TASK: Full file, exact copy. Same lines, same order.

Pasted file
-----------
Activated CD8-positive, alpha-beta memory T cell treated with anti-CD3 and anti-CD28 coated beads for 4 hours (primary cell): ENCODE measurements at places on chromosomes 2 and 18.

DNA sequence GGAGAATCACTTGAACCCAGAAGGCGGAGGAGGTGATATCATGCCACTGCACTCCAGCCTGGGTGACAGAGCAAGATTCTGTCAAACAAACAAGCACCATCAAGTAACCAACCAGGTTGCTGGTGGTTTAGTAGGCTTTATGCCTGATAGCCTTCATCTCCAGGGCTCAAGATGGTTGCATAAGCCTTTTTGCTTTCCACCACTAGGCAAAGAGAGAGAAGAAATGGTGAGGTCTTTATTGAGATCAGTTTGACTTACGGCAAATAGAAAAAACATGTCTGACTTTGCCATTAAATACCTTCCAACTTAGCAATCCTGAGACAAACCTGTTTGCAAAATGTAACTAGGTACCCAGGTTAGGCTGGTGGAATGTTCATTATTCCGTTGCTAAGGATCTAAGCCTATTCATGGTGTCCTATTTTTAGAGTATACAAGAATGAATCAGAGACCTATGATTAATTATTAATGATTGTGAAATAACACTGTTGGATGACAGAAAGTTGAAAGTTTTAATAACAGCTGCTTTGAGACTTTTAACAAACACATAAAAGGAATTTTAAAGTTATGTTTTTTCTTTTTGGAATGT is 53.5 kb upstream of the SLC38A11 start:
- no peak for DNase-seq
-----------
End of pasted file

Activated CD8-positive, alpha-beta memory T cell treated with anti-CD3 and anti-CD28 coated beads for 4 hours (primary cell): ENCODE measurements at places on chromosomes 2 and 18.

DNA sequence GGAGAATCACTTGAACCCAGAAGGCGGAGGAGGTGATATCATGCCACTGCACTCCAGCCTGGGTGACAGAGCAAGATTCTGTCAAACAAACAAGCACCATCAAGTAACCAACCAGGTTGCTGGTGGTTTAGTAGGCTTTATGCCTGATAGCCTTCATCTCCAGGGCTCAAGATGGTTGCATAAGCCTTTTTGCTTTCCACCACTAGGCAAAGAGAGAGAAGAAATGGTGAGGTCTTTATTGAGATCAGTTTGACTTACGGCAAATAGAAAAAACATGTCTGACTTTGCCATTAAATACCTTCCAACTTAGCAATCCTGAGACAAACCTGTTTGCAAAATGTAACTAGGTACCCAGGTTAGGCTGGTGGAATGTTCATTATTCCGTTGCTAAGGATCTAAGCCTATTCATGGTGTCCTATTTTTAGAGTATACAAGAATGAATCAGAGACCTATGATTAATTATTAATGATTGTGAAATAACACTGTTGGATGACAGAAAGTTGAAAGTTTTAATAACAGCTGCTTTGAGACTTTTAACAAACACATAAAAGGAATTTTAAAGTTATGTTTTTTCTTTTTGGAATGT is 53.5 kb upstream of the SLC38A11 start:
- no peak for DNase-seq